recognized pastry school. We teach students how to make pastry professionally. Certainly, the pastry market in India is growing. I had

had to explain to someone what a macaron was, and now I don't have to do that.

When we started this school with the idea was to try and uplift the pastry situation of the country. And make people know that there is something

that they can choose as career path to become pastry chefs. We teach students how to bake and make pastry professionally. Certainly, the pastry

market in India is growing. I still remember five years ago when I had to explain to somebody what a macaroon and now I don't have to do that.

Everyone defines success very differently. For me, it's not about the number of students who are registering for a program, it is about what the

current students are what the alumni are doing right now. So, if you ask me if I'm successful, of course I'm successful. Because I see that my

students are doing really, really well.

Honestly, when you start off as a young entrepreneur, and you don't have a great business background, there are some things you don't understand when

you start off as an entrepreneur. I think we've managed to put all that behind us and we're focusing on what we want to achieve.

(END VIDEOTAPE)

[16:50:00] QUEST: All this plastic weighs less than one pound. And 18 billion of these, 8 million tons ends up in the seas and oceans each year.

That number is growing. Put this in perspective, by 2050, it's estimated there will be more plastic than fish in the ocean when measured by weight.

Much of the plastic ends up here in garbage patches when swirling around. You know, the issues. My next guest believes he can use the oceans own

currents, the swirling the currents to gather the plastic rather than chasing it. The ocean cleanup at the age of 17. Since then he's raised

millions from some of Silicon Valley's leading entrepreneurs. We're delighted to have you with us tonight.

BOYAN SLAT, FOUNDER AND CEO, THE OCEAN CLEANUP: Thank you.

QUEST: Your system basically says as I understand it. I take all of this, and it moves around the ocean, you put your big barrier and because the

barrier moves in the same direction, with the same currents, this would all get dragged toward it.

SLAT: Correct. We say to catch the plastic, act like the plastic. We want to use ocean currents to do the hard work for us.

QUEST: How successful have your tests been so far?

SLAT: The past two years we've done the reconnaissance, flew over it with airplanes. Done scale model testing. Deployed a 100-meter-long prototype

on the sea. We're launching the first full scale system from San Francisco in the Pacific Ocean.

QUEST: You found a lot of attraction in terms of money. People have been willing to fund. Was that difficult to get people to understand?

SLAT: At the beginning possibly yes, maybe. But then it's -- I was forced to do crowd funding, $2.2 million with crowd funding. We're somehow

getting the attraction of large sponsors, currently raised over $31 million.

QUEST: Where did you get this idea from? I mean, was it genius? Was it lunacy? Was it a bit of both? If you build a barrier like this, all of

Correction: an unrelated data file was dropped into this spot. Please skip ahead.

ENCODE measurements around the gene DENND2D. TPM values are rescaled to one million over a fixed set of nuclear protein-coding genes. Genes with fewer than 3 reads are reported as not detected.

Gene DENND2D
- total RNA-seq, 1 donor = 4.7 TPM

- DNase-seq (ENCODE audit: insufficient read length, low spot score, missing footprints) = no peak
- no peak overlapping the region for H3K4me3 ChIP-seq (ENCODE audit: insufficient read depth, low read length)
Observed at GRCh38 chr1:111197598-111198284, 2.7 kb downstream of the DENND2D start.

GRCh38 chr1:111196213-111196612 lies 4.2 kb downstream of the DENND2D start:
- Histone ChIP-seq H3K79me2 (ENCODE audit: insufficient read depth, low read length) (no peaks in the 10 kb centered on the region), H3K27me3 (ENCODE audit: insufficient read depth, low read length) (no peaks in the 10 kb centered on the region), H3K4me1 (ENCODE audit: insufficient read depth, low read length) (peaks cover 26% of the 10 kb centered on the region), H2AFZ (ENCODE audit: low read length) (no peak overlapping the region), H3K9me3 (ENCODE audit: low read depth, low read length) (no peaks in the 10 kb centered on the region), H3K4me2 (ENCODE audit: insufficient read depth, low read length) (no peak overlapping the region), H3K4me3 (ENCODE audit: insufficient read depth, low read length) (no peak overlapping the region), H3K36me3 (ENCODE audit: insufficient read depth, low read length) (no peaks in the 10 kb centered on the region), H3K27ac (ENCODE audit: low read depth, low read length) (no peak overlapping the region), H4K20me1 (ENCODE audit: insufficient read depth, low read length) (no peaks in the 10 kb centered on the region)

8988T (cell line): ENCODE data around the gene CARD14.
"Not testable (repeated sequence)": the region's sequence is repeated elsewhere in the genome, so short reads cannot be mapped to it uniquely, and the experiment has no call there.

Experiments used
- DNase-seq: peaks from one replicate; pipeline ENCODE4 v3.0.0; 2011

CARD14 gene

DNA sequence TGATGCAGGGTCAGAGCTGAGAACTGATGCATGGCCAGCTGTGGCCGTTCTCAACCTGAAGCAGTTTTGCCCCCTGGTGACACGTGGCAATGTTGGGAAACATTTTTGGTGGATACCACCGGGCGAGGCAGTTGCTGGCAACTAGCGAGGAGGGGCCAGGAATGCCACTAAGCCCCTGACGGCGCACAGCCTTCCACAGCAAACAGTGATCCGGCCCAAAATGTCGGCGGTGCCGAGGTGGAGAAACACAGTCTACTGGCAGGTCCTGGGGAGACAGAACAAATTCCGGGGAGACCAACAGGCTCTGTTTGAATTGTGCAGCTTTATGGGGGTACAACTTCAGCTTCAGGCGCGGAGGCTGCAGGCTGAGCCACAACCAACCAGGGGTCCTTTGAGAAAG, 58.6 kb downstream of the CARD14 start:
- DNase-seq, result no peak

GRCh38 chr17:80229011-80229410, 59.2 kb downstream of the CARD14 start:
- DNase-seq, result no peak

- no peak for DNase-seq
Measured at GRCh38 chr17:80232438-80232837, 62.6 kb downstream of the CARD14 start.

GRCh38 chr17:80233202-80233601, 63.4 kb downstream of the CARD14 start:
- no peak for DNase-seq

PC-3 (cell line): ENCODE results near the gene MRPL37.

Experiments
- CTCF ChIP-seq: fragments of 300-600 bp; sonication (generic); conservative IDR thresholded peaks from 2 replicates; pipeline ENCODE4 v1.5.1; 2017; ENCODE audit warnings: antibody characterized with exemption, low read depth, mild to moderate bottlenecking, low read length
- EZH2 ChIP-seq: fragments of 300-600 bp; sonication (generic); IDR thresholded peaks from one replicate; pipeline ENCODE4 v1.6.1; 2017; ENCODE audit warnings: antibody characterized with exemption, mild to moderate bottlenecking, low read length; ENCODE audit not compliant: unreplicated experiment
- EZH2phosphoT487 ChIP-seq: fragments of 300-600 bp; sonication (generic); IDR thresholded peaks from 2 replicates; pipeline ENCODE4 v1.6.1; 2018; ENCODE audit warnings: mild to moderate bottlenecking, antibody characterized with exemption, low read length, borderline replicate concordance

this would move toward you?

SLAT: At the beginning, it was quite a lot of lunacy. Me not understanding how violent the ocean is.

QUEST: Most people don't wake up in the morning and think, if we put a barrier the garbage will come to the barrier.

SLAT: Sure, I think it started when I saw an animation of the plastic moving around in the ocean. And people told me, well, here's another

reason why you can't clean it up. It moves, it doesn't stay in one spot. I thought, is that really a problem or could we use that as a solution?

Why move after the plastic if the plastic can come to you?

[16:55:00] QUEST: You've won some extraordinary awards for this. You must be pretty excited at the prospect of a real live full-scale test of this.

Because you know, the proof is in the pudding.

SLAT: The awards. That's not really what interests me, it's what makes me think to build that first system.

QUEST: Besides ourselves, this is what's actually in the stomach of a sea turtle.

SLAT: All this stuff breaks down into smaller and smaller pieces. It includes the fish we actually eat. That's the urgency right now. 97

percent of the plastic in the ocean is still large stuff. It will all become small and dangerous micro plastics over the next few decades if we

don't clean it up.

QUEST: Delighted, sir.

SLAT: Thank you.

QUEST: With all this plastic, something's got to go somewhere, we'll have a Profitable Moment after the break.

(COMMERCIAL BREAK)

QUEST: Tonight's Profitable Moment, all right, so the allegations against Uber's sexual harassment, the way it treats people, they're pretty awful

things. And quite rightly we'll get to grips with it, and the board of Uber will have to deal with it. I also think, we need to take a moment.

Why should he be a superb CEO of tens of thousands of people. The man came up with a good idea. He disrupted an industry. And maybe he needs to have

the person come in to run the company while he learns how to run the company. That's going to do it for business tonight. Whatever you're up

to in the hours ahead, I hope it's profitable

END